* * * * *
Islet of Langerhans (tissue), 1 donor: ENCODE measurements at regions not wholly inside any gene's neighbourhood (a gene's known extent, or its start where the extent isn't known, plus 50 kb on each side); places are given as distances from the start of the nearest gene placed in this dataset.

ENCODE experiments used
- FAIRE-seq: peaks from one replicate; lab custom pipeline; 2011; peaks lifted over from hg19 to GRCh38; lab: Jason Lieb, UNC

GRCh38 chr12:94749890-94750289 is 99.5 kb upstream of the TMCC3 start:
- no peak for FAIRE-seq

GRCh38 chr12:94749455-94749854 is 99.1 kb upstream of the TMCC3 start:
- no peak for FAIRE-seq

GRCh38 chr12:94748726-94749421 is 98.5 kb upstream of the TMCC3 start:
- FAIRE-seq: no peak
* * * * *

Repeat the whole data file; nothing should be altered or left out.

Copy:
Islet of Langerhans (tissue), 1 donor: ENCODE measurements at regions not wholly inside any gene's neighbourhood (a gene's known extent, or its start where the extent isn't known, plus 50 kb on each side); places are given as distances from the start of the nearest gene placed in this dataset.

ENCODE experiments used
- FAIRE-seq: peaks from one replicate; lab custom pipeline; 2011; peaks lifted over from hg19 to GRCh38; lab: Jason Lieb, UNC

GRCh38 chr12:94749890-94750289 is 99.5 kb upstream of the TMCC3 start:
- no peak for FAIRE-seq

GRCh38 chr12:94749455-94749854 is 99.1 kb upstream of the TMCC3 start:
- no peak for FAIRE-seq

GRCh38 chr12:94748726-94749421 is 98.5 kb upstream of the TMCC3 start:
- FAIRE-seq: no peak